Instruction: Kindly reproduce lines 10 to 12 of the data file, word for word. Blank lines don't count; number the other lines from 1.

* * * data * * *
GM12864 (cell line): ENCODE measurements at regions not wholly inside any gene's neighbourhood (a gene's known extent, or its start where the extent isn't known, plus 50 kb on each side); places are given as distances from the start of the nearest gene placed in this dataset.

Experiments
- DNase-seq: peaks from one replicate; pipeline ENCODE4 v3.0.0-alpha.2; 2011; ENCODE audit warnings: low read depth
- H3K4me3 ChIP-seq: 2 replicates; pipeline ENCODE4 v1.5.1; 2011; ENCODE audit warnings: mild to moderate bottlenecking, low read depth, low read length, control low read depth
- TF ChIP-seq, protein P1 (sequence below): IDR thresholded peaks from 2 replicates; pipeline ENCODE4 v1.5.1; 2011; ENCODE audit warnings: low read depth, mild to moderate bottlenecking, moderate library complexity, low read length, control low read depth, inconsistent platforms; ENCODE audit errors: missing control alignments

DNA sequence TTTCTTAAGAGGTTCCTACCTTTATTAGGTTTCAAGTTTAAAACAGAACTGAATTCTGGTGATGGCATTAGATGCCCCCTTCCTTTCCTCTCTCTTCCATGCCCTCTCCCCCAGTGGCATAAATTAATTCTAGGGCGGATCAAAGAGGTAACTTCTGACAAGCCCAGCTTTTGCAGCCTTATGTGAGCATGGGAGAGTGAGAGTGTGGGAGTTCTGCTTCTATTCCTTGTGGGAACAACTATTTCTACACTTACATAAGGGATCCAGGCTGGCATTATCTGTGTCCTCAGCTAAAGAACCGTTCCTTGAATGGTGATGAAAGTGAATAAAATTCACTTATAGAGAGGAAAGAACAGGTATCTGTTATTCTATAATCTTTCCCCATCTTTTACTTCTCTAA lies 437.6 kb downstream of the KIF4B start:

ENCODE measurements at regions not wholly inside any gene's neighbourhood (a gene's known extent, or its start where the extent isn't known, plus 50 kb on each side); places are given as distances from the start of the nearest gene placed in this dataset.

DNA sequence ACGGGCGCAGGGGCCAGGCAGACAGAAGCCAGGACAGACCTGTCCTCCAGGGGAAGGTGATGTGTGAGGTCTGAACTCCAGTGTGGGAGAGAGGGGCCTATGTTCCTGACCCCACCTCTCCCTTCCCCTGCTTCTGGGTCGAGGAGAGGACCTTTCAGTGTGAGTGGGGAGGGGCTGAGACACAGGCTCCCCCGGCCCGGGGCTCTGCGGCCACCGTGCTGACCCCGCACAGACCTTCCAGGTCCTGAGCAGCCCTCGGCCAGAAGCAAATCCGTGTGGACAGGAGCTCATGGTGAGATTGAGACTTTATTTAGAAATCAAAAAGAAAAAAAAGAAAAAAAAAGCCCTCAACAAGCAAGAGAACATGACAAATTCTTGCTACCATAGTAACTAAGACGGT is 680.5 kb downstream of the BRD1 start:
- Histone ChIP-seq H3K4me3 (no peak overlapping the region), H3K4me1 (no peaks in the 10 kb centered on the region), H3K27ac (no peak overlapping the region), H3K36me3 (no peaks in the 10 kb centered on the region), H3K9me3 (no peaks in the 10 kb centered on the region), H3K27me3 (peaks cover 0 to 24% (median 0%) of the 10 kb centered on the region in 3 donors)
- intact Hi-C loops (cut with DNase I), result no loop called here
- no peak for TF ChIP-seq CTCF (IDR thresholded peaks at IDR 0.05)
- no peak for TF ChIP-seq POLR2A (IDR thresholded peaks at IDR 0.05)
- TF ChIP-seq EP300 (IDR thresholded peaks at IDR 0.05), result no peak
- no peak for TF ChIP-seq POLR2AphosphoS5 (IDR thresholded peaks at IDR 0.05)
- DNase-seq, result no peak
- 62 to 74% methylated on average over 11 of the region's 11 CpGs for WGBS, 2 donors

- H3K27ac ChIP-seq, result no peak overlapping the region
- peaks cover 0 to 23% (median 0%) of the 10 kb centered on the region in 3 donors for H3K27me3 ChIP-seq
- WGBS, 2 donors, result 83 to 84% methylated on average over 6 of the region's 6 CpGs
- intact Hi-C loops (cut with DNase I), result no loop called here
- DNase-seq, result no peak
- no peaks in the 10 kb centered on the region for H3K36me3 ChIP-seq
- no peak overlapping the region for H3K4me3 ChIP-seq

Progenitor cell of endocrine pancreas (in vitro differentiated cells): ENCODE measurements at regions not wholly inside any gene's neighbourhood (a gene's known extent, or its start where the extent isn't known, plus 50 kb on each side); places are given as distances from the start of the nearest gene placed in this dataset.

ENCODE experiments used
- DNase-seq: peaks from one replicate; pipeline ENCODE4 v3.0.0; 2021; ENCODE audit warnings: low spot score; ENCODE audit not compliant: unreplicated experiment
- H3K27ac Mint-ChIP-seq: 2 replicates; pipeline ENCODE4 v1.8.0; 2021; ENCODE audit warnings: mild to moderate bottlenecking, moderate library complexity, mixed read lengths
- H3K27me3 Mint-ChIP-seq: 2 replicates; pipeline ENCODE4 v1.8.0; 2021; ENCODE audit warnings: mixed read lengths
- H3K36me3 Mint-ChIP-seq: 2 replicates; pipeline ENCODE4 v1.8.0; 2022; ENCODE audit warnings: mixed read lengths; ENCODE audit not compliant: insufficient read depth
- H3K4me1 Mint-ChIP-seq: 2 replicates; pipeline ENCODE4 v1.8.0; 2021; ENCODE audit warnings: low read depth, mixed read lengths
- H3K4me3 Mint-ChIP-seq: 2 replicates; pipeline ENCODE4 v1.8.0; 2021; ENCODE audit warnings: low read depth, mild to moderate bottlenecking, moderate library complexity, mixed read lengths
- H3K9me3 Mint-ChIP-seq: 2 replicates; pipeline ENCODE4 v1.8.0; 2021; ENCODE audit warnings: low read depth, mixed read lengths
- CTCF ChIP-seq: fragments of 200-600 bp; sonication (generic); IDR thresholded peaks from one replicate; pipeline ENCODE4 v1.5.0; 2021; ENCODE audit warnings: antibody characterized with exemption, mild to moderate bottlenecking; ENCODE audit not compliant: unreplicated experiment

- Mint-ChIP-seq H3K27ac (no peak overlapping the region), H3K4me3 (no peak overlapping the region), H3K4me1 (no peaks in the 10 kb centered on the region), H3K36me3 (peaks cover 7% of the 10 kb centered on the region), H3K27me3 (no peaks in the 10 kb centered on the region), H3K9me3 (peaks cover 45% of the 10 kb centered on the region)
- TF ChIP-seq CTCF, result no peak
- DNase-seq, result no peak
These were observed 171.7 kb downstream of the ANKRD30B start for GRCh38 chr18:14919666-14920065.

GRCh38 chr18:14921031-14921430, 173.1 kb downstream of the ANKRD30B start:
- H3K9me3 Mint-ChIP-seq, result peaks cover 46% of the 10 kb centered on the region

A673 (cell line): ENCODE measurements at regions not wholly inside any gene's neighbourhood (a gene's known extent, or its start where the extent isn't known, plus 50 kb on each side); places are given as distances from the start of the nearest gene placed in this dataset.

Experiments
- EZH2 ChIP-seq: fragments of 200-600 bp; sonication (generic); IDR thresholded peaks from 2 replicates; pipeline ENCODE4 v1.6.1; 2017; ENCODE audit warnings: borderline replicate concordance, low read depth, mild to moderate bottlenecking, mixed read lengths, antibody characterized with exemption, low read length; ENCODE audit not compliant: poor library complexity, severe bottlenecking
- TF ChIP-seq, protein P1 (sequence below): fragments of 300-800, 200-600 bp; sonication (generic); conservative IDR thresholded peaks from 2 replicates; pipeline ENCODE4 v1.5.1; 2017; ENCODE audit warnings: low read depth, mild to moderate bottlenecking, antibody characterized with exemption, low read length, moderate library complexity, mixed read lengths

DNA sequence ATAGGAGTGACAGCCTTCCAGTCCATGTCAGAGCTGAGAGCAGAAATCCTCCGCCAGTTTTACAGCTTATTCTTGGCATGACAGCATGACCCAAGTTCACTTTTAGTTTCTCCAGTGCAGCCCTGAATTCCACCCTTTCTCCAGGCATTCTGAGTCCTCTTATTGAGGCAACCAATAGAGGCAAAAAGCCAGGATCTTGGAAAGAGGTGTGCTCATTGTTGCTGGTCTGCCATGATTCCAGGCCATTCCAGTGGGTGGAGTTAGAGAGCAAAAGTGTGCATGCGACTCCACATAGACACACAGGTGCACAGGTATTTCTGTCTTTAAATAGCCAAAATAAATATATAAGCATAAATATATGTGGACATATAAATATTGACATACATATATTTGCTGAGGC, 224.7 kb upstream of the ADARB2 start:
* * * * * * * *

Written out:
- intact Hi-C loops (cut with DNase I), result no loop called here
- no peak for TF ChIP-seq CTCF (IDR thresholded peaks at IDR 0.05)
- no peak for TF ChIP-seq POLR2A (IDR thresholded peaks at IDR 0.05)